So the countdown is on … the countdown for a new year, new challenges and new triumphs. During 2015, the nation’s top weather experts are slated to get a new weather satellite. The Pentagon will get a new chief. The Army will get at least four new uniforms. But before we look into the future, we highlight DARPA's video countdown that sums up 2014.
Industry and hobbyist groups have partnered with the federal government to launch a campaign geared toward educating the soaring number of drone enthusiasts who are taking to the skies.
U.S. Marines are testing skill sets integrated with technology in an effort to succeed in a combined conventional warfare/cyber warfare setting, employing devices such as integrated head-mounted displays and sensors on the battlefield and avoiding information overload.
The National Cybersecurity Center of Excellence outlines a threat to medical devices and launches a search for solutions.
Engineering competition challenges middle school, high school and college students to identify a problem or process that needs improvement and offer solutions using a wireless technology.
Cyber attackers might have compromised computer files of more than 40,000 employees following an attack on federal contractor KeyPoint Government Solutions, according to the Office of Personnel Management.
Industry and academia are gearing up to showcase some of the most advanced robotics and research work at the Defense Advanced Research Projects Agency (DARPA) Robotics Challenge, a competition of robotic systems and software teams developing robots with a goal of helping humans respond to natural and man-made disasters.
The Defense Information Systems Agency (DISA) has released a draft of suggestions and recommended revisions to its cloud computing security requirements guide (SRG), which documents the agency’s cloud security requirements for the Defense Department. When accepted, the new SRG would supersede and rescind the previously published cloud security model.
The U.S. lead in military technology is too great, not enough or disappearing, depending on which expert is speaking. And, all three statements might be accurate in their own ways.
The traditional paths to innovation may not be enough to maintain U.S. leadership in that endeavor. So, innovative ideas may be necessary for pursuing innovation.
For years, the United States maintained economic and military superiority through technological innovation. Now, that lead is diminishing, and the country must find the resources to respond.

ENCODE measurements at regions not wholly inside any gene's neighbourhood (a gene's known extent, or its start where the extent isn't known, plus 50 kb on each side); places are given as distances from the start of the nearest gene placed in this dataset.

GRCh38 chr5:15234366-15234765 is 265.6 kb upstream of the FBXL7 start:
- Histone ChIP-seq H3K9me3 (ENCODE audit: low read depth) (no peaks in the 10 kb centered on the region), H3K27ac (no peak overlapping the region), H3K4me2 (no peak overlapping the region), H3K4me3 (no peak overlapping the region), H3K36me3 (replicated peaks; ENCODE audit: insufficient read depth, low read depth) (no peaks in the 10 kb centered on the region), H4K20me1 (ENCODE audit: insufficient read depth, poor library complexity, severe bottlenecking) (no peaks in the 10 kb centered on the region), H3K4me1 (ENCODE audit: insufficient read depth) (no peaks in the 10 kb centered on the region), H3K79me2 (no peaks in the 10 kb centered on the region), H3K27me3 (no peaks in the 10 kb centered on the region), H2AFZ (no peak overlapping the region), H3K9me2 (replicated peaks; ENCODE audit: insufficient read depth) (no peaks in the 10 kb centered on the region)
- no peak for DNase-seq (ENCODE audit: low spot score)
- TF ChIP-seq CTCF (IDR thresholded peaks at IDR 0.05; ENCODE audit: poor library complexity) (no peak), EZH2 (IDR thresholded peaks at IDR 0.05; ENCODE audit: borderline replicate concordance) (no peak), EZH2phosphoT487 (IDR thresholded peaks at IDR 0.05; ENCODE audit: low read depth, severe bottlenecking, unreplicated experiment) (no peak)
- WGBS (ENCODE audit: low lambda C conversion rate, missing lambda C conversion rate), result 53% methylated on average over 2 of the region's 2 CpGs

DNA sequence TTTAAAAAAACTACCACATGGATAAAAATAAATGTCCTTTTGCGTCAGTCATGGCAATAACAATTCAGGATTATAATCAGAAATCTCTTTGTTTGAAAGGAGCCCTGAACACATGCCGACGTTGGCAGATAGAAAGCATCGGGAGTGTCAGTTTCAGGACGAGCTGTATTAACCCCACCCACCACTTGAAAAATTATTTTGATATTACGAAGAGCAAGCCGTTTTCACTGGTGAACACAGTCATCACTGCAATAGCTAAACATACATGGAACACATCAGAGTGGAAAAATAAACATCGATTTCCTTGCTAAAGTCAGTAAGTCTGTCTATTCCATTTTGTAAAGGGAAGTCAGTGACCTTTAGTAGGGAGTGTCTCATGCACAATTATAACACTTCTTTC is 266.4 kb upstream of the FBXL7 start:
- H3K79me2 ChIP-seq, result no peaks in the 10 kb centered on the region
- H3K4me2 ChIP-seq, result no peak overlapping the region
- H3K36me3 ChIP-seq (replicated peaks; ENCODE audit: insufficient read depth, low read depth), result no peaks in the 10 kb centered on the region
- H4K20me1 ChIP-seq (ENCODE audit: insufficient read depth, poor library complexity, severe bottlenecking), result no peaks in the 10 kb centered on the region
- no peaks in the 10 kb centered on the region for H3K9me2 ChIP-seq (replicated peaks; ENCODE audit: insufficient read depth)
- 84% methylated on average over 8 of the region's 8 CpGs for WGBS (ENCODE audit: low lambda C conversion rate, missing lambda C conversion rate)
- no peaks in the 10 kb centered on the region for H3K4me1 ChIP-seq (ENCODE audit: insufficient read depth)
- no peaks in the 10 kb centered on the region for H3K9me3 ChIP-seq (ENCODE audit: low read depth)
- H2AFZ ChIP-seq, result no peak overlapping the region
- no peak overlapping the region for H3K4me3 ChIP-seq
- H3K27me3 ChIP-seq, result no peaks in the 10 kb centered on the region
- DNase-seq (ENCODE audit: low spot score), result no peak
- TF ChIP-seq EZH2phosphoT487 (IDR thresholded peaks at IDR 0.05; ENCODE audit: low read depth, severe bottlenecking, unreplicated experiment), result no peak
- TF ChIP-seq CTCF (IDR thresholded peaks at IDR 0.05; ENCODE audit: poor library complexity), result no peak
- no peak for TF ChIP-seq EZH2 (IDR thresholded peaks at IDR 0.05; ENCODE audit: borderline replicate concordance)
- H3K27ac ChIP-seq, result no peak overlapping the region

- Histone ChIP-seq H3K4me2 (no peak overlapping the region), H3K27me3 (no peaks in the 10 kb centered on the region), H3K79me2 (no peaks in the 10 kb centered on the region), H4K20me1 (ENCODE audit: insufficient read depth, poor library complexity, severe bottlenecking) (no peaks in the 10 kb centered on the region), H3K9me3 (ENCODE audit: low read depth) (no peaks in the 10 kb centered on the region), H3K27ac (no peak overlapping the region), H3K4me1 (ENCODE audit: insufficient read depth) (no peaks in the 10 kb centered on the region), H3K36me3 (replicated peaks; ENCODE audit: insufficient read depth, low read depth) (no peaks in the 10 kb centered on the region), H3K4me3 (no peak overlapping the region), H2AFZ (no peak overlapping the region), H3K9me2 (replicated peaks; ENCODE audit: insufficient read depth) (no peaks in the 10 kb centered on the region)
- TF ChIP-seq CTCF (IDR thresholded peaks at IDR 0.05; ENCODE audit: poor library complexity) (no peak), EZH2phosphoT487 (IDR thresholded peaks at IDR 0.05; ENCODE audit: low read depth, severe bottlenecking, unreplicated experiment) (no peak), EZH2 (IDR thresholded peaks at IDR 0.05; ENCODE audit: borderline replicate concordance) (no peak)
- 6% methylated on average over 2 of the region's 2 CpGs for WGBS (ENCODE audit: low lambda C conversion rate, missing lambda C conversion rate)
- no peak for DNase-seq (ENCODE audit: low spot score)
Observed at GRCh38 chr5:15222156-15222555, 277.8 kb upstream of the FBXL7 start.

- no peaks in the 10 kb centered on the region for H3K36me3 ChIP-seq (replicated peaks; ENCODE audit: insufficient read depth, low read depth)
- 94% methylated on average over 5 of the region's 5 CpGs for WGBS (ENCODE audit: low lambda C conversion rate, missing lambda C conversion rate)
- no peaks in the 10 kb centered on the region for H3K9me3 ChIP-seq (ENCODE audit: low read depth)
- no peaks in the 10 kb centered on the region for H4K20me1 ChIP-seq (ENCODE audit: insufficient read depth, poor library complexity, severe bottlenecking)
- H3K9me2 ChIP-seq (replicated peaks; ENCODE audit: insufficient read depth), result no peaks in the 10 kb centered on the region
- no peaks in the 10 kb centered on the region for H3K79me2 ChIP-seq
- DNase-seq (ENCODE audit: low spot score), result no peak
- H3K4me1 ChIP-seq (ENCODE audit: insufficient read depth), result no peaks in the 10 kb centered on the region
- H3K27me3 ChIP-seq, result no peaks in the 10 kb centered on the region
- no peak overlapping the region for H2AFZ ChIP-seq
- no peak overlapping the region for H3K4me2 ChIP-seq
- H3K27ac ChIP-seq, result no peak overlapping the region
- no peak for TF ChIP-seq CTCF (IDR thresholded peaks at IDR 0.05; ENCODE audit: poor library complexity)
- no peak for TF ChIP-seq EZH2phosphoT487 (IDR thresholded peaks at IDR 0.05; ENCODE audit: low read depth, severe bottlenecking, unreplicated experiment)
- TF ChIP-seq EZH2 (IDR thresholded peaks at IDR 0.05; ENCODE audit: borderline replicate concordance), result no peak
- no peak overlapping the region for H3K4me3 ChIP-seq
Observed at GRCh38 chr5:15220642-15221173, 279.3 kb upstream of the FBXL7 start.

The technology gap caused by the growing sophistication of U.S. defense communications and networking systems threatens to leave less advanced nations unable to participate effectively in coalitions. One approach to mitigate the gap is to have allies work with the United States on establishing standards for new systems and capabilities.
Serial has become more than an ordinary podcast. Its captivating story line has listeners joining in the conversation, an approach that could help governments solve larger problems.
If cyberspace is a warfighting domain, then warfighters should expect that it will not perform as desired. The same maneuver warfare skills common on the battlespace need to be applied to cyberspace.
"Call of Duty" may be a sleeper introductory tool for future military personnel, according to a Marine Corps general.
As the U.S Marine Corps returns to its roots as a rapidly deployable amphibious force, it needs better communications and networking gear that is small and lightweight for the amphibious mission.
Being longtime allies does not give U.S. forces carte blanche in Australia. The Southern Hemisphere ally is hosting a U.S. Marine Corps detachment, but U.S. forces are treading carefully so as not to upset relations as a new relationship is built.
The U.S. Pacific Command (PACOM) increasingly is turning to technology to solve problems ranging from new threats to the tyranny of distance over the vast Asia-Pacific region. Cyberspace is both a source of challenges and a potential venue for addressing many of the challenges PACOM is facing as the pace of change picks up in the globe’s largest, most populous area of operations.
Some interoperability issues are cultural, not technical. Now, a new approach uses advanced virtual technology to help overcome cultural issues before a coalition is formed.
Many nations are loath to share data in a coalition operation, because they fear the wrong partner will access sensitive information. Now, a new system under development will allow countries to tag data for only the countries that they want to view it.